Making Games for Environmental Design Education: Revealing Landscape Architecture

Making Games for Environmental Design Education: Revealing Landscape Architecture

Christopher M. Marlow (Ball State University, USA)
DOI: 10.4018/jgcms.2012040104
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Abstract

This paper features a pilot study about making games to foster good contemporary learning, challenging traditional environmental design education to embrace games as inspiration for better teaching, learning, and contributing to the general lack of investigation of video games in environmental design education. Alongside select literature supporting playing and making games for learning, this paper reveals design processes and products from an immersive, interdisciplinary, landscape architecture elective course on game design. Evidence suggests that designing and making games in the context of such an environmental design curriculum has potential to stimulate traditional pedagogies and foster student learning, providing an enriched venue for students to learn about their chosen discipline, and make teaching and learning enjoyable, meaningful, and memorable. Discussion also indicates future directions for how the course could provide an even better environment for quality learning.
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Introduction

There is a three-part purpose for this paper. One part is a response to a call to action – to make games on purposeful content to embody what good contemporary learning is all about (Harel Caperton, 2010), one part personal desire to challenge and energize traditional environmental design education to celebrate gaming as a means to inspire innovative teaching and learning for our digital native students, and one part is a contribution to the lack of research on video games in environmental design education (particularly Landscape Architecture). In essence, this paper highlights a pilot project for an ongoing study of games and learning in landscape architecture. Although it does not present statistical analysis to demonstrate significance or prove something, it does present a compelling account of the educational benefits that a unique game design elective course had and could have in a landscape architecture curriculum that does not typically support (for curriculum and personnel reasons) or endeavor such activities. Evidence suggests that designing and making games provides more and better learning than just playing them.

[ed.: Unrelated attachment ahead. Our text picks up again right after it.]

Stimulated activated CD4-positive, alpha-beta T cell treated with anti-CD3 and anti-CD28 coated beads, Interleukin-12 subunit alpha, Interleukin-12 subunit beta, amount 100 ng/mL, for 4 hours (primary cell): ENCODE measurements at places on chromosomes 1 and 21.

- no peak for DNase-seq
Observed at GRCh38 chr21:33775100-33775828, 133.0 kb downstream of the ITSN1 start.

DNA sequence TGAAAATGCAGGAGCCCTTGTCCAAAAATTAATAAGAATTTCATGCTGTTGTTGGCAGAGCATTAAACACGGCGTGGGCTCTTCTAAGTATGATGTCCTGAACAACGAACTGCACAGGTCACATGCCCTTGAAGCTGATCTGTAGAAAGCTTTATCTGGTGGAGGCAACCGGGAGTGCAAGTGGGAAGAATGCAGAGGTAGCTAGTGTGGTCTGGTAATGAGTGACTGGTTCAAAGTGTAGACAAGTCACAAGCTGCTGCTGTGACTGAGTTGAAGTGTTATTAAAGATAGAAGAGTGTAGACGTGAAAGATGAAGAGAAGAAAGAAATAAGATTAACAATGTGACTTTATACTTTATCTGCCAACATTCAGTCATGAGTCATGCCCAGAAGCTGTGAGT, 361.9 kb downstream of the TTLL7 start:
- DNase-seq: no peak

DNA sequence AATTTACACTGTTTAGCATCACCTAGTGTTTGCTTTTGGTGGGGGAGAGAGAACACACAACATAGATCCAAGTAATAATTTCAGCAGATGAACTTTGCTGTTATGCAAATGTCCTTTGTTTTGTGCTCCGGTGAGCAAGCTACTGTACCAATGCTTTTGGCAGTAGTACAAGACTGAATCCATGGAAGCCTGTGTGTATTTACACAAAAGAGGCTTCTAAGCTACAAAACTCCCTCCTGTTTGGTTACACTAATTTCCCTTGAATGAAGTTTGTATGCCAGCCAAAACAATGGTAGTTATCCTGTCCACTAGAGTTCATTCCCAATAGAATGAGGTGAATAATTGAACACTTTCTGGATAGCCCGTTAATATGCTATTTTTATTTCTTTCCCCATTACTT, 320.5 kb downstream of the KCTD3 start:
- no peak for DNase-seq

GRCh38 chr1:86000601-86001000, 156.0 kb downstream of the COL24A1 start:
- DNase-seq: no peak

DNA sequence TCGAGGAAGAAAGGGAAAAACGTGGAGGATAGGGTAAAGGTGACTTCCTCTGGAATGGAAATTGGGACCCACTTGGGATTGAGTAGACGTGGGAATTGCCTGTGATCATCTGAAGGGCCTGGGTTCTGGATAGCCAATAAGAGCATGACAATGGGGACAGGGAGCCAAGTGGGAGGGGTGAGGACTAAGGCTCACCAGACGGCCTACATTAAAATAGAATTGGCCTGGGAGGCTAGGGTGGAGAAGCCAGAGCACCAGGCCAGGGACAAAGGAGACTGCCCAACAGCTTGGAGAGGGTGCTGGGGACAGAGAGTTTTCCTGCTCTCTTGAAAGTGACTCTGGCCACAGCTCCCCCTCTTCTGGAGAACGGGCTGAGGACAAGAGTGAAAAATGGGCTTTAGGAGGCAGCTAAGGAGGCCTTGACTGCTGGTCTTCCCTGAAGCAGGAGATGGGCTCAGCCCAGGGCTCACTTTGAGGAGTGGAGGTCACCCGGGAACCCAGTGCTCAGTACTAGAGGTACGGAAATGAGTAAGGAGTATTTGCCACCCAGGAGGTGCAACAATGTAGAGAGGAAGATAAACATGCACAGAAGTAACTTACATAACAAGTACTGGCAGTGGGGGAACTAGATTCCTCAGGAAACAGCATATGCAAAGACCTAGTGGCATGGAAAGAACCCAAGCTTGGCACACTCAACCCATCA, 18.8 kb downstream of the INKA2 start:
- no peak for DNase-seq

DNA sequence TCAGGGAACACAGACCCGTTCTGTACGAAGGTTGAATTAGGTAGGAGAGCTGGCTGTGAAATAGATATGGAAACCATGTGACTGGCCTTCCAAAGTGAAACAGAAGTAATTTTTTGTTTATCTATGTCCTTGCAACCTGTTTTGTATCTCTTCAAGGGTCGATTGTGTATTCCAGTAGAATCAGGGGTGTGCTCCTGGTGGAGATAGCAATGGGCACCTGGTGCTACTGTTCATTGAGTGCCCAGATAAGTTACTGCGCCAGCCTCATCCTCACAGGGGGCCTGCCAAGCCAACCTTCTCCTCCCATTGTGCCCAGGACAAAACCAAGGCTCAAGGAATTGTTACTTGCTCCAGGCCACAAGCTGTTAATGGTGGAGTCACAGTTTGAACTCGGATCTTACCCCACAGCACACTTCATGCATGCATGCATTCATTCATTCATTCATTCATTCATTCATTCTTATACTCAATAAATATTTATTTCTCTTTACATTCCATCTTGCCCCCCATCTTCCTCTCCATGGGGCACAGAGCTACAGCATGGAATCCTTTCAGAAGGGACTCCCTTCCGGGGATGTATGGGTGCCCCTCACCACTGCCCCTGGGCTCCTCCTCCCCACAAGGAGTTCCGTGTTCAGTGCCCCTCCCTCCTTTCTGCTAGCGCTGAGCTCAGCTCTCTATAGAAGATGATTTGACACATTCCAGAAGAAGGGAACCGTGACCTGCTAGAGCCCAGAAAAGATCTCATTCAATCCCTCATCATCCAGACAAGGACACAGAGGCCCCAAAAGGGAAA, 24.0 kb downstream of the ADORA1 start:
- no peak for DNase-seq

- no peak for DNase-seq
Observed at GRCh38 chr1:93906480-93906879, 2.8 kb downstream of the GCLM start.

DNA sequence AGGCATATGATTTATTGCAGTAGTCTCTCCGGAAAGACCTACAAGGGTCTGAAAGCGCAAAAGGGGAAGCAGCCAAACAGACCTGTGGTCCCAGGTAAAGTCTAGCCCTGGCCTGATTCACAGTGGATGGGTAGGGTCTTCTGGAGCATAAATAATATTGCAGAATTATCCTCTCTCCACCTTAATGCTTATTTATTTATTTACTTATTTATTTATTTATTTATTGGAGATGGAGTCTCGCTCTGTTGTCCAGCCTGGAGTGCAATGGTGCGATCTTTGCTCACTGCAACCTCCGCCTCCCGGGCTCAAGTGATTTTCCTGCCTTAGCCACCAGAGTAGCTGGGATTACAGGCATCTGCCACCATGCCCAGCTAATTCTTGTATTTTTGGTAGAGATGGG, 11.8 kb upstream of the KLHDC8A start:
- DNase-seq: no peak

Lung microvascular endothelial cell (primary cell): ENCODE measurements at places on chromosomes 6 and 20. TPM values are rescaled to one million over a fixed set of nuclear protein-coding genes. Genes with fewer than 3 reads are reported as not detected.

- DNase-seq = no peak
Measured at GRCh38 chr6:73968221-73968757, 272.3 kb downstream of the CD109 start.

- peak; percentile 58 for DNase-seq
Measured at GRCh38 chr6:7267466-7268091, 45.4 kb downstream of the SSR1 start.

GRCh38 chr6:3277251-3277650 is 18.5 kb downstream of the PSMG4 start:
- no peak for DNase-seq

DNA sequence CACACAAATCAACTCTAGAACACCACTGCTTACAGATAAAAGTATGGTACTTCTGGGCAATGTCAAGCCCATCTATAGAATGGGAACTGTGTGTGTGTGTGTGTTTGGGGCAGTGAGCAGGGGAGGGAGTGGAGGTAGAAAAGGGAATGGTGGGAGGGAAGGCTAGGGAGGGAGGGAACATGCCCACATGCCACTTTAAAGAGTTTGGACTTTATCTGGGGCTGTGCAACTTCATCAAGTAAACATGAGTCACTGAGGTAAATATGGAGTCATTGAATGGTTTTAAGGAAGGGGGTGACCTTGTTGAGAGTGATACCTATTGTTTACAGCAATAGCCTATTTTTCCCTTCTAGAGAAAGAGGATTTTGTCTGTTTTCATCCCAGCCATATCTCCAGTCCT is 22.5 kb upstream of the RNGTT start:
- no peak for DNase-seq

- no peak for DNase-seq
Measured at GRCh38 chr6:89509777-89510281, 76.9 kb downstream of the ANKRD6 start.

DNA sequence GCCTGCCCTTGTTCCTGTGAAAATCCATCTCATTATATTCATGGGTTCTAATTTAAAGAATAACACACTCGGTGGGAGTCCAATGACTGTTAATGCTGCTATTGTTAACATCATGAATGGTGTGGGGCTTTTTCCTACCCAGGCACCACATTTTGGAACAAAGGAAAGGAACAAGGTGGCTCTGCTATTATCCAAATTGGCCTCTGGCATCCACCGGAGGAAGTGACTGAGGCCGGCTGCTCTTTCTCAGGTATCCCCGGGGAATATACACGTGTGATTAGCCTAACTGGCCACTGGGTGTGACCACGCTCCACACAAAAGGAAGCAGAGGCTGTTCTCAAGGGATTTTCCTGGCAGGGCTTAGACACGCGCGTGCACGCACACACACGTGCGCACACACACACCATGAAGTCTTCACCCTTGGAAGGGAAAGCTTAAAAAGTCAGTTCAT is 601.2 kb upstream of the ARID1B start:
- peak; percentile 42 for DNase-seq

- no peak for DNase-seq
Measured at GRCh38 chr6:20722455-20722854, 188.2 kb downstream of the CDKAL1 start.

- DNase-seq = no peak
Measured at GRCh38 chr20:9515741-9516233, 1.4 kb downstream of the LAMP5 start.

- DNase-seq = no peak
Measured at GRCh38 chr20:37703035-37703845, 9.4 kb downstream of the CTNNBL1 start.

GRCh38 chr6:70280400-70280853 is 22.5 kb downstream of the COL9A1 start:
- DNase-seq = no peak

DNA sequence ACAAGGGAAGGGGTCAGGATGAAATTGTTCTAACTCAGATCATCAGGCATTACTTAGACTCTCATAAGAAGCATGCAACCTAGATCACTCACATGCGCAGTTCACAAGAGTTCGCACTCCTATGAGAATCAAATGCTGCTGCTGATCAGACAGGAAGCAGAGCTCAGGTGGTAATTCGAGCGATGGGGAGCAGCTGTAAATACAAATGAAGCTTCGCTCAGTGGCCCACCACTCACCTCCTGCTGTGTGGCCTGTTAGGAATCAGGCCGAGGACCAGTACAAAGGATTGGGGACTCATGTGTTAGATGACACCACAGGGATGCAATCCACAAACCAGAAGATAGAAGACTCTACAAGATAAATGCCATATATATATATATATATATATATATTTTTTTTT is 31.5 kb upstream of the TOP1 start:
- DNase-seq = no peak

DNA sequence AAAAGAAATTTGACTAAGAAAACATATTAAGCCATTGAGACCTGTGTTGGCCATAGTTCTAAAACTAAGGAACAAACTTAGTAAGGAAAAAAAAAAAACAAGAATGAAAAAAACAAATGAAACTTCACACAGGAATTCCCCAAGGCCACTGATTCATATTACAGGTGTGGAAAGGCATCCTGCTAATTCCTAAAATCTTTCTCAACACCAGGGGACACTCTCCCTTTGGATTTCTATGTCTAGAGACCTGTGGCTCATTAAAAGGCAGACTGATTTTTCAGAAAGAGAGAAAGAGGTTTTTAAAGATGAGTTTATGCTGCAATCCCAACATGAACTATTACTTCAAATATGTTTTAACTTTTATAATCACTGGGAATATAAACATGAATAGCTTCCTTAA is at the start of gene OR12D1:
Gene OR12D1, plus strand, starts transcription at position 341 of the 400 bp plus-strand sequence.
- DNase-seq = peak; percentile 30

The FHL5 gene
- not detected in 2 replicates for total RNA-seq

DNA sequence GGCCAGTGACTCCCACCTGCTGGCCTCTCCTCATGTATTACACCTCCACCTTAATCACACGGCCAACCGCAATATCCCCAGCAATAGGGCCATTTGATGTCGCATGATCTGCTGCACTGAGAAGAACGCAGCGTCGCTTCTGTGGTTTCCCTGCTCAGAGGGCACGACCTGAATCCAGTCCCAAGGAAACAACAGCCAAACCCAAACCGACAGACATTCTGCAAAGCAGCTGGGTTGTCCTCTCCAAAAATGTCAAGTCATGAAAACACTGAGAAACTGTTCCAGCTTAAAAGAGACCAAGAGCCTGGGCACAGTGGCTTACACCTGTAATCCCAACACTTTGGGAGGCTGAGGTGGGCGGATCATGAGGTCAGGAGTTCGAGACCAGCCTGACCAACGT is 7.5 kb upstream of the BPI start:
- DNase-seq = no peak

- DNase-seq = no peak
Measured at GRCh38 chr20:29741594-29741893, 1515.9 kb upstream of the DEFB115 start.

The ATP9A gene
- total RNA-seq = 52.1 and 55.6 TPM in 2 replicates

Why Landscape Architecture? Simply put, it is among the most ideally suited disciplines in the world for integrating games to augment and energize learning. Landscape Architecture (LA) encompasses the analysis, planning, design, management, and stewardship of the natural and built environments (ASLA, http://www.asla.org/). It is a combination of engineering, art, design, horticulture, ecology, natural resources, architecture, and urban planning that ultimately is about fitting people to the land and fitting the land to people. Despite the fact that the profession is often misunderstood, frequently underappreciated, and almost always a victim of severely limited public perception, the United States Department of Labor (2010) has identified LA as among the fastest growing (projected 20% growth through 2018), most in-demand (for site/environmental planning, design and remediation), and most important careers of the future. The LA discipline is well situated to be the subject of, and active agent for, a variety of good and useful games.

Current LA pedagogies are largely built on the studio model of learning, where exploration & discovery lead to creative and functional project-based problem solving. Although generally successful, studio pedagogies have been relatively unchanged for decades. In particular, recent years have revealed the need to see our students more engaged and enthusiastic, and striving for higher levels of achievement in learning (and teaching) Landscape Architecture. The expectation here is that games and gaming technologies can provide a creative outlet where environmental design students can learn more and differently about their chosen discipline.

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